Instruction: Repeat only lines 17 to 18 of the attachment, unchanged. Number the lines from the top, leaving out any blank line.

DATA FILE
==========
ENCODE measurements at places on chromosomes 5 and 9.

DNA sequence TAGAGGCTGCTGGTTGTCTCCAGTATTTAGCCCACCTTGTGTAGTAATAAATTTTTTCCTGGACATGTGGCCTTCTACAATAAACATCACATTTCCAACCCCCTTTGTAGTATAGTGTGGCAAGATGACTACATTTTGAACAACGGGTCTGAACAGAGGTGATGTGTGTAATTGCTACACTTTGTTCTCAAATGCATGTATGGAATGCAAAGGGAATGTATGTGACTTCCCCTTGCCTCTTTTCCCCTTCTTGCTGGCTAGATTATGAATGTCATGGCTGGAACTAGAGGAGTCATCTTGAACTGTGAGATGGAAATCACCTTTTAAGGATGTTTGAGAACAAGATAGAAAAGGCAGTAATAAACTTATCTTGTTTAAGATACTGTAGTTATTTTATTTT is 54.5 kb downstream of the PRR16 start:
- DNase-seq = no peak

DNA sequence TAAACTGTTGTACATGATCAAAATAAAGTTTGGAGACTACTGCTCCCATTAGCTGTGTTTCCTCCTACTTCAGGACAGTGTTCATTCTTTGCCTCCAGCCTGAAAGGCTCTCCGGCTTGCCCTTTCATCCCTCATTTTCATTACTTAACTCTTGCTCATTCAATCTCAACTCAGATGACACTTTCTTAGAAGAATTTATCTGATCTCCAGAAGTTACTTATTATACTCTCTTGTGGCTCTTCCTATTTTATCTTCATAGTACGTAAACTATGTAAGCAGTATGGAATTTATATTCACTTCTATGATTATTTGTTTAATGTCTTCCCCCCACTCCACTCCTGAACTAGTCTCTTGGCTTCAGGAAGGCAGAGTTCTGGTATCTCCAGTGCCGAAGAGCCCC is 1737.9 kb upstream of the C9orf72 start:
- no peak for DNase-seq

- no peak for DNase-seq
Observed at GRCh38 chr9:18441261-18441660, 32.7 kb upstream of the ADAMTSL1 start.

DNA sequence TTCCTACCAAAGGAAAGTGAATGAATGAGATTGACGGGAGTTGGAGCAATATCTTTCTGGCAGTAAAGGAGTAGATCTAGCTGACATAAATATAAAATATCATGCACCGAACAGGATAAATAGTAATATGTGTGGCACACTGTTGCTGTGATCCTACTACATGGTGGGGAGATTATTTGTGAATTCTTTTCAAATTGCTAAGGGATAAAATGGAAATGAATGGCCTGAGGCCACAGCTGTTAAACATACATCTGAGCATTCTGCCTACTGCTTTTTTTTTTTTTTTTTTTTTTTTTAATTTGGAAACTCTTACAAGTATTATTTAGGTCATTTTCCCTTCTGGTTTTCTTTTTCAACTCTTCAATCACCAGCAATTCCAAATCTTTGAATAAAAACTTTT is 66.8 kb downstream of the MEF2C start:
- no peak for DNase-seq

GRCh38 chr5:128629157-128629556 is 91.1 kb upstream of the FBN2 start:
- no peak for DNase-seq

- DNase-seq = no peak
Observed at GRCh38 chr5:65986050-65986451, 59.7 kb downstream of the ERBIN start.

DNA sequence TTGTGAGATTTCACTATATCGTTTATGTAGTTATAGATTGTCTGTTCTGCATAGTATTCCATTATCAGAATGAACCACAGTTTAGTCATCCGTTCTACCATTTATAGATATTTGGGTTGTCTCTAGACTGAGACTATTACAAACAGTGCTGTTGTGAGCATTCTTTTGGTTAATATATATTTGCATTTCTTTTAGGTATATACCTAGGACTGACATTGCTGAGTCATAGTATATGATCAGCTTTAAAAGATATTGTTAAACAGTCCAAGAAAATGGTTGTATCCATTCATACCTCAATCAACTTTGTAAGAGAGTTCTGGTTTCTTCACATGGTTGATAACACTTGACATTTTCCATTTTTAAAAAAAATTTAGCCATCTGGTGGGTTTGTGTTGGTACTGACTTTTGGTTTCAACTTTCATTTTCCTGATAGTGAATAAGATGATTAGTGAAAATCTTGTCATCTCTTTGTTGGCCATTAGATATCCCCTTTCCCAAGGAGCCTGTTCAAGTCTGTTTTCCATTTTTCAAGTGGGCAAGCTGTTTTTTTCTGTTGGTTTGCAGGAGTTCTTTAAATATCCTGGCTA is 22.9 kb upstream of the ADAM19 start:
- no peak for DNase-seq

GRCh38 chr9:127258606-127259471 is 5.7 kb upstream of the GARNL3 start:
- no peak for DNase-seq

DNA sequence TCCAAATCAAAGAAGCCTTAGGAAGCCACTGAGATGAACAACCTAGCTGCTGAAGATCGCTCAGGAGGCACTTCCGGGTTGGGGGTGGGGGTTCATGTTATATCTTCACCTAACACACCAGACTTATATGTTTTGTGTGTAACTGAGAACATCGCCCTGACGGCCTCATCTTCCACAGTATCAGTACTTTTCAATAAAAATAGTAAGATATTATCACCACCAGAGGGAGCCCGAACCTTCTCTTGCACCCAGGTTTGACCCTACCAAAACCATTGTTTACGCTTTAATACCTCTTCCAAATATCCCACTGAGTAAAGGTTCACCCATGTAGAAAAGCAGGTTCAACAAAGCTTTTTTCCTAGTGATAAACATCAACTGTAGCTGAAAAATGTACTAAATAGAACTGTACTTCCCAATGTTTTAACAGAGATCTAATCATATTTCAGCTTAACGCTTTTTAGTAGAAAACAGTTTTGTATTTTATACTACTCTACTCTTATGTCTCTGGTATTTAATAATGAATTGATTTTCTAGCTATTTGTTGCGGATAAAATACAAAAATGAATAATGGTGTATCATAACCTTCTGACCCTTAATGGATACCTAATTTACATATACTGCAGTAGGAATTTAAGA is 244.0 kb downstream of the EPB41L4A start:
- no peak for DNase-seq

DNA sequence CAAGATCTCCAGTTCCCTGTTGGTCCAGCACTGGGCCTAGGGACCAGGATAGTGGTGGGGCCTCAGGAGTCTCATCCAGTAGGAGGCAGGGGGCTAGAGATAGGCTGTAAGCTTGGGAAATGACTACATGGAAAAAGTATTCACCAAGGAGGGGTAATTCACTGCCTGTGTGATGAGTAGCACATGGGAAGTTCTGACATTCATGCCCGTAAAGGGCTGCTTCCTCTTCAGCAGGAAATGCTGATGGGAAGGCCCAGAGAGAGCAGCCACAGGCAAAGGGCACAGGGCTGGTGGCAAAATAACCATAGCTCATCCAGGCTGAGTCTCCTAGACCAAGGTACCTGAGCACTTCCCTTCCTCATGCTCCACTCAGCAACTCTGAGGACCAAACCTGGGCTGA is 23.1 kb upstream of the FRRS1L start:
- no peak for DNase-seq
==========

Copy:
- no peak for DNase-seq

DNA sequence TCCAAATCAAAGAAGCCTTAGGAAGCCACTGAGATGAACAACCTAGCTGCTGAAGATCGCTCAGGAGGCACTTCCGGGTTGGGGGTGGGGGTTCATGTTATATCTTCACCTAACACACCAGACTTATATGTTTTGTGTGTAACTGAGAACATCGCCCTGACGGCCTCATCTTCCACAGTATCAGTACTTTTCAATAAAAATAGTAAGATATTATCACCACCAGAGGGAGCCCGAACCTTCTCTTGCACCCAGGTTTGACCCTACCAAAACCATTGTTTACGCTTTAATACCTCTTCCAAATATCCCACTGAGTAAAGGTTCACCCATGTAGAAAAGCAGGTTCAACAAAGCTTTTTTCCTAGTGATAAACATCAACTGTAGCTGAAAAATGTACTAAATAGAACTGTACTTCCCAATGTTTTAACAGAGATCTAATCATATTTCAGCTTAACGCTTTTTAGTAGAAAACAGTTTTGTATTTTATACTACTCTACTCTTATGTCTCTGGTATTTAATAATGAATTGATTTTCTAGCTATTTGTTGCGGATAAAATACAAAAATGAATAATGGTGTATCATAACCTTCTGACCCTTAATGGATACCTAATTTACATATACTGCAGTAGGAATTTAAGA is 244.0 kb downstream of the EPB41L4A start: